Thank you for sharing!

Your article was successfully shared with the contacts you provided.
Atlanta-The Georgia Supreme Court is wrestling with the way that mandatory minimum sentencing laws treat teenagers who are caught engaging in consensual sex. In a case before the court, Marcus Dwayne Dixon, 18, a high school football player, was acquitted of the charge that he raped a 15-year-old female classmate. Dixon was convicted of misdemeanor statutory rape and aggravated child molestation, one of the “seven deadly sins” for which Georgia law requires at least a 10-year prison term. Dixon’s lawyer argued that the rape acquittal meant that the sex was consensual. Some justices sounded sympathetic about Dixon’s plight and troubled at treating teenage sexual activity as a felony. Justice Hugh P. Thompson wondered whether Dixon could find “an escape valve” in the Superior Court Sentence Review Panel, which checks punishments to determine if they are excessive. But he was reminded that the panel may not reduce sentences below a mandatory minimum. “Couldn’t prosecutors be more creative in what you charge?” Presiding Justice Leah Ward Sears asked. Floyd County Assistant District Attorney John F. McClellan Jr. maintained that Dixon used force and injured the girl. He told the justices that his job was to prosecute people for violating all of the laws the state could prove were broken. “You have an obligation to the victims,” McClellan said. Aggravated child molestation is defined as an immoral act in which one touches a child in order to satisfy sexual desires, resulting in injury. The girl in the Dixon case testified that she had been a virgin and that she bled afterward. At times, Sears and others sounded concerned that teenagers engaging in any sexual activity that results in any injury-the statute does not define “injury”-could face 10 years in prison. However, Justice Robert Benham worried about opening a Pandora’s box if the court agreed with Dixon’s argument that his mandatory prison term amounted to cruel and unusual punishment. Benham asked if other cases in which defendants were sentenced under mandatory minimum laws would be in jeopardy if the court sided with Dixon. McClellan said the court might have to deal with mandatory sentence challenges case by case. Benham earlier had warned Dixon’s lawyer, David L. Balser of McKenna Long & Aldridge, that courts are “extremely reluctant” to substitute their views for those of the state legislature, especially when considering punishments. Balser responded with his primary argument: The latest pronouncement of the Georgia General Assembly on teenage sex occurred in 1996, when the statutory rape law was amended to make it a misdemeanor for 17- or 18-year-olds to have sex with teens who are less than three years younger than they are. As a result, Balser argued, “Sex between teenagers is a misdemeanor and not a 10-year felony.” He asked the court to reverse Dixon’s conviction and sentencing on aggravated child molestation and send the case back to the trial court for sentencing on statutory rape only-which would be at most one year in prison. Dixon has been in prison since May. The 40-minute oral argument took place before seven television cameras, an Internet audience and a rare overflow crowd in the courthouse. Wide interest The interest was undoubtedly sparked by national news and sports programs that have reported on the case as a story that mixed sports, sex, alleged rape and alleged race discrimination in a small Southern town. Dixon, who is black, was born to a drug-addicted, recidivist mother and an absent father. He moved in with his white baseball coach at age 10 and was raised by the coach and his wife. The girl is white. A star athlete at Pepperell High School in Rome, Ga., with a 3.96 grade-point average, Dixon had accepted a scholarship to Vanderbilt University when the incident occurred on Feb. 10, 2003. Dixon’s supporters say the girl flirted with him and consented to sex. At trial, a witness claimed the girl had said that she accused Dixon of rape so that she would not get in trouble with her father. The girl said at trial that Dixon tracked her down in a classroom trailer that she was cleaning as part of her duties in an after-school job, asked if she was a virgin, grabbed her arms, unbuttoned her pants and raped her on a table. A Floyd County jury acquitted Dixon of four charges: rape, aggravated assault, false imprisonment and sexual battery.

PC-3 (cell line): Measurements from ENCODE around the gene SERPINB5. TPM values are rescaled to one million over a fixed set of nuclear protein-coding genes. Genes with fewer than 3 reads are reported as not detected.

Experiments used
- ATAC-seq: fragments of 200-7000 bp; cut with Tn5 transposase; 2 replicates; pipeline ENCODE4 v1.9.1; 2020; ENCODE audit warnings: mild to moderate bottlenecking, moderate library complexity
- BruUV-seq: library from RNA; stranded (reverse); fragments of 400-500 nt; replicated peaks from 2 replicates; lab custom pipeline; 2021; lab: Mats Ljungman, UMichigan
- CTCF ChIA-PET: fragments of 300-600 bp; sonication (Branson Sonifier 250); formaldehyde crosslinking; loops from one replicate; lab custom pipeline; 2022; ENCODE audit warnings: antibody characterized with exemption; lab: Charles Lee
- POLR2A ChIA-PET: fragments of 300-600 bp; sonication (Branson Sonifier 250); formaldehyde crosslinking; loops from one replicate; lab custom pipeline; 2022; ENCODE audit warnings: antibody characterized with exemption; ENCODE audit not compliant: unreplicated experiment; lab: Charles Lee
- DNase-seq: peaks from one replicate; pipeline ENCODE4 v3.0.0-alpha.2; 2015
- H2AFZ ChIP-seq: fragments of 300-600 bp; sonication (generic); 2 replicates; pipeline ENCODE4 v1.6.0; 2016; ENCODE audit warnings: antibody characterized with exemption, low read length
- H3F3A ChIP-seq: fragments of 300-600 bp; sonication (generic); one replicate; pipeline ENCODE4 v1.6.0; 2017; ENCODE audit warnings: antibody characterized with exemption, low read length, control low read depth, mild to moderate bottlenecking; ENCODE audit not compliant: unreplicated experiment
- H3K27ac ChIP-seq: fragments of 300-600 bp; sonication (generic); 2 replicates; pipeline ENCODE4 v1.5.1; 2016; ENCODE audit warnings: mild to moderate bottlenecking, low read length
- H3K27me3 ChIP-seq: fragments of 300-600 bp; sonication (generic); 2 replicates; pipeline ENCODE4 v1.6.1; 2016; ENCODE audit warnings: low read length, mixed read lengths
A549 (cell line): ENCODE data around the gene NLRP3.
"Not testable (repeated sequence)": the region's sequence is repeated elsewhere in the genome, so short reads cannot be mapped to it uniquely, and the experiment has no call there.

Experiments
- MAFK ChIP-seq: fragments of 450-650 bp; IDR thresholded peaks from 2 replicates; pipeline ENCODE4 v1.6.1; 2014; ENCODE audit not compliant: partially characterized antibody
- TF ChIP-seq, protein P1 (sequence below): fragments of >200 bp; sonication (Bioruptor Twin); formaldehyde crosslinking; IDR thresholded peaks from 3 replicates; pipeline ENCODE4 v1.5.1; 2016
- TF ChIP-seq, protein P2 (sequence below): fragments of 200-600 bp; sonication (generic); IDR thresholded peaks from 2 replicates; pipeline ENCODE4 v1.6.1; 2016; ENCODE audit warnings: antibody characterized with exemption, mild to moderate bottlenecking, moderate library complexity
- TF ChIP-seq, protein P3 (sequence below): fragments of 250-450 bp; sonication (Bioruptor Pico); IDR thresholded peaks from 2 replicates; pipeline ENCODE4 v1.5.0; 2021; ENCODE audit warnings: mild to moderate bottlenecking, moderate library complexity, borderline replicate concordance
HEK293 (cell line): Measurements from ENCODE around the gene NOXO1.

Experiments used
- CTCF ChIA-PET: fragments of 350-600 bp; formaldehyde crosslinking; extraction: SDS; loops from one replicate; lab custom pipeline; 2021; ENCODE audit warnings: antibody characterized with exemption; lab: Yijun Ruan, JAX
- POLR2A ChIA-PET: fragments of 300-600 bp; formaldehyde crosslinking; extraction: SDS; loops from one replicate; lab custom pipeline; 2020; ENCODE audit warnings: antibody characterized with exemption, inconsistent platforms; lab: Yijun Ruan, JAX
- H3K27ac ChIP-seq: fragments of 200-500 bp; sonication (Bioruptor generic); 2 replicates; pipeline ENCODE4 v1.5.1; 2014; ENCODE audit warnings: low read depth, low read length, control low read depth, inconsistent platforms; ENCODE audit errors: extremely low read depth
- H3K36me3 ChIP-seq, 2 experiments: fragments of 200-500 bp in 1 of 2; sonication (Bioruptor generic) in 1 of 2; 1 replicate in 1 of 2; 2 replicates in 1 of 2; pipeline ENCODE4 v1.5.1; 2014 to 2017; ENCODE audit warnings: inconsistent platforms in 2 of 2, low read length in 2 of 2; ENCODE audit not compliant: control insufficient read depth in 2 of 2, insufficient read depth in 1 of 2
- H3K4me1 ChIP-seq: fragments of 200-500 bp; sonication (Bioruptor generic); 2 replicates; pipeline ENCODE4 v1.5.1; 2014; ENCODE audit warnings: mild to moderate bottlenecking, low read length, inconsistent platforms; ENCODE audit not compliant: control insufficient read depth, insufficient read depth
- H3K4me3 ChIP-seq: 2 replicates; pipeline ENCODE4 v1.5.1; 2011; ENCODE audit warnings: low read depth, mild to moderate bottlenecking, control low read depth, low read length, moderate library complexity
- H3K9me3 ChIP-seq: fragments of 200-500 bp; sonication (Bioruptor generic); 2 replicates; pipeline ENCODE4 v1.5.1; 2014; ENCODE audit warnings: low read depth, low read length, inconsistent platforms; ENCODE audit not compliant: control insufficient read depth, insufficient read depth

This content has been archived. It is available through our partners, LexisNexis® and Bloomberg Law.

To view this content, please continue to their sites.

Not a Lexis Advance® Subscriber?
Subscribe Now

Not a Bloomberg Law Subscriber?
Subscribe Now

Why am I seeing this?

LexisNexis® and Bloomberg Law are third party online distributors of the broad collection of current and archived versions of ALM's legal news publications. LexisNexis® and Bloomberg Law customers are able to access and use ALM's content, including content from the National Law Journal, The American Lawyer, Legaltech News, The New York Law Journal, and Corporate Counsel, as well as other sources of legal information.

For questions call 1-877-256-2472 or contact us at [email protected]


ALM Legal Publication Newsletters

Sign Up Today and Never Miss Another Story.

As part of your digital membership, you can sign up for an unlimited number of a wide range of complimentary newsletters. Visit your My Account page to make your selections. Get the timely legal news and critical analysis you cannot afford to miss. Tailored just for you. In your inbox. Every day.

Copyright © 2021 ALM Media Properties, LLC. All Rights Reserved.